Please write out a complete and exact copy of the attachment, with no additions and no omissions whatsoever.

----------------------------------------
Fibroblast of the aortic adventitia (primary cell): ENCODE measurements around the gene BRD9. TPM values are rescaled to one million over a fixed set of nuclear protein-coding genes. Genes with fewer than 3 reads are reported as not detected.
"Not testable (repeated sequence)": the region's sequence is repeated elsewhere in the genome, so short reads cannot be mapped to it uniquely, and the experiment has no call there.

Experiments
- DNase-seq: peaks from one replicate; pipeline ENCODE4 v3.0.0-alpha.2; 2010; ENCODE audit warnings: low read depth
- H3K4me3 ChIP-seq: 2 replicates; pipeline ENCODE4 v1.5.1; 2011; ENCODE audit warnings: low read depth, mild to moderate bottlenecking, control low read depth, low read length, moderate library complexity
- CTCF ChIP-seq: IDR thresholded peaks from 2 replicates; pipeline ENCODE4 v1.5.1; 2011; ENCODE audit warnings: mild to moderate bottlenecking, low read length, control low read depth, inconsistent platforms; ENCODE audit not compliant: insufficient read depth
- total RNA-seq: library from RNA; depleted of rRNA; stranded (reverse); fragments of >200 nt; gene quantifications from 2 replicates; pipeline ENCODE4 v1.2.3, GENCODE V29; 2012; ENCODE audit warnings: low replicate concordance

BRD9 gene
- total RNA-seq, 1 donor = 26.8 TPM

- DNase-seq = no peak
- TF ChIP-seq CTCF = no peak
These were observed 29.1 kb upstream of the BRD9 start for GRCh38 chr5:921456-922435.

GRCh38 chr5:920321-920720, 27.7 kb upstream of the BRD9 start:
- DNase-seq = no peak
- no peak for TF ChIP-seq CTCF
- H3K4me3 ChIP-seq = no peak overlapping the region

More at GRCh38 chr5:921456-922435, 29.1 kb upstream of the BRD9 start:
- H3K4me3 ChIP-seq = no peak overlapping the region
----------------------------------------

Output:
Fibroblast of the aortic adventitia (primary cell): ENCODE measurements around the gene BRD9. TPM values are rescaled to one million over a fixed set of nuclear protein-coding genes. Genes with fewer than 3 reads are reported as not detected.
"Not testable (repeated sequence)": the region's sequence is repeated elsewhere in the genome, so short reads cannot be mapped to it uniquely, and the experiment has no call there.

Experiments
- DNase-seq: peaks from one replicate; pipeline ENCODE4 v3.0.0-alpha.2; 2010; ENCODE audit warnings: low read depth
- H3K4me3 ChIP-seq: 2 replicates; pipeline ENCODE4 v1.5.1; 2011; ENCODE audit warnings: low read depth, mild to moderate bottlenecking, control low read depth, low read length, moderate library complexity
- CTCF ChIP-seq: IDR thresholded peaks from 2 replicates; pipeline ENCODE4 v1.5.1; 2011; ENCODE audit warnings: mild to moderate bottlenecking, low read length, control low read depth, inconsistent platforms; ENCODE audit not compliant: insufficient read depth
- total RNA-seq: library from RNA; depleted of rRNA; stranded (reverse); fragments of >200 nt; gene quantifications from 2 replicates; pipeline ENCODE4 v1.2.3, GENCODE V29; 2012; ENCODE audit warnings: low replicate concordance

BRD9 gene
- total RNA-seq, 1 donor = 26.8 TPM

- DNase-seq = no peak
- TF ChIP-seq CTCF = no peak
These were observed 29.1 kb upstream of the BRD9 start for GRCh38 chr5:921456-922435.

GRCh38 chr5:920321-920720, 27.7 kb upstream of the BRD9 start:
- DNase-seq = no peak
- no peak for TF ChIP-seq CTCF
- H3K4me3 ChIP-seq = no peak overlapping the region

More at GRCh38 chr5:921456-922435, 29.1 kb upstream of the BRD9 start:
- H3K4me3 ChIP-seq = no peak overlapping the region